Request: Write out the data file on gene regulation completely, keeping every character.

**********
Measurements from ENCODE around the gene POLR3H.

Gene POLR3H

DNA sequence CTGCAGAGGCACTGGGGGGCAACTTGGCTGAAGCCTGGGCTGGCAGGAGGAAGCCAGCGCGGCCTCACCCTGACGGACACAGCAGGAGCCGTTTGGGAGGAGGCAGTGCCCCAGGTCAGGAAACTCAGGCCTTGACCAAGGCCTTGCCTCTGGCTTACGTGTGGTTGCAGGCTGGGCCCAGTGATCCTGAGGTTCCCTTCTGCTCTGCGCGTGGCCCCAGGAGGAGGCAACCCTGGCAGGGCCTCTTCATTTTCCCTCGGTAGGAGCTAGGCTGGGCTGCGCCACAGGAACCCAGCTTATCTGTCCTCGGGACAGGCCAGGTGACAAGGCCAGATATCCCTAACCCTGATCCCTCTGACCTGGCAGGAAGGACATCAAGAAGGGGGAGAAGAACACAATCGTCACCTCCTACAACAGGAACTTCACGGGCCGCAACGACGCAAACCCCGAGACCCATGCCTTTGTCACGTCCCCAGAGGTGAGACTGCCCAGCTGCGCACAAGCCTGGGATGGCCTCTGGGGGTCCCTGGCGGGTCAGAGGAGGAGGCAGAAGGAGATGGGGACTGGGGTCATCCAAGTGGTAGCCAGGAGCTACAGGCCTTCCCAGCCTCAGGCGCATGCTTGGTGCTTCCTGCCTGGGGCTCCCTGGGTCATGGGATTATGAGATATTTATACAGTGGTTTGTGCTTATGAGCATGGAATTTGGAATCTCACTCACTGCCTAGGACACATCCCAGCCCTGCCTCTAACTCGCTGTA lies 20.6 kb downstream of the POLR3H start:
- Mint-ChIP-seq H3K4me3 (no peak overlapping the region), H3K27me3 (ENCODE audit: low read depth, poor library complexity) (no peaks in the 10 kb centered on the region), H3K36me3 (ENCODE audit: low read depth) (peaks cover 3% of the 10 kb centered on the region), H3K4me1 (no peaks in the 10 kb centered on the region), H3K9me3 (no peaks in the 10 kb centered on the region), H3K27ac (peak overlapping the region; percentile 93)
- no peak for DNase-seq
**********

Measurements from ENCODE around the gene POLR3H.

Gene POLR3H

DNA sequence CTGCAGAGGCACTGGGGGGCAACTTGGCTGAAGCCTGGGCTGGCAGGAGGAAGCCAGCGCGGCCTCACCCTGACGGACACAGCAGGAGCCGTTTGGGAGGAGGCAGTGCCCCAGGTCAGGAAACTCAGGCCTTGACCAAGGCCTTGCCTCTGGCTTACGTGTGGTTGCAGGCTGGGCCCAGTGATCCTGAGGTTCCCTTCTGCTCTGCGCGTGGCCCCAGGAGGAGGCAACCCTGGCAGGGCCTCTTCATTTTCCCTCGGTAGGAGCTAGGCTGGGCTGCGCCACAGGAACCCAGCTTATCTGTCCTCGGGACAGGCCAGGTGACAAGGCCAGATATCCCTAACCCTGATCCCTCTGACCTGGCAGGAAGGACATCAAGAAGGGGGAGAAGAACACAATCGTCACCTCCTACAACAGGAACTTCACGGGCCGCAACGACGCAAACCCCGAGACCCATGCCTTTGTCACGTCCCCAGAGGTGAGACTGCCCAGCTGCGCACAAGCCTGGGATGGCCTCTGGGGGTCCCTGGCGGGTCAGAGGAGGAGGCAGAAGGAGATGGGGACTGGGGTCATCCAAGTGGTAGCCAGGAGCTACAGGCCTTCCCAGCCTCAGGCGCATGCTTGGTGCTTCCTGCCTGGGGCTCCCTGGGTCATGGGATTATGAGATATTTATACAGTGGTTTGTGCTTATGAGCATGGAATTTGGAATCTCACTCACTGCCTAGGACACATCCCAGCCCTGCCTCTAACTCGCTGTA lies 20.6 kb downstream of the POLR3H start:
- Mint-ChIP-seq H3K4me3 (no peak overlapping the region), H3K27me3 (ENCODE audit: low read depth, poor library complexity) (no peaks in the 10 kb centered on the region), H3K36me3 (ENCODE audit: low read depth) (peaks cover 3% of the 10 kb centered on the region), H3K4me1 (no peaks in the 10 kb centered on the region), H3K9me3 (no peaks in the 10 kb centered on the region), H3K27ac (peak overlapping the region; percentile 93)
- no peak for DNase-seq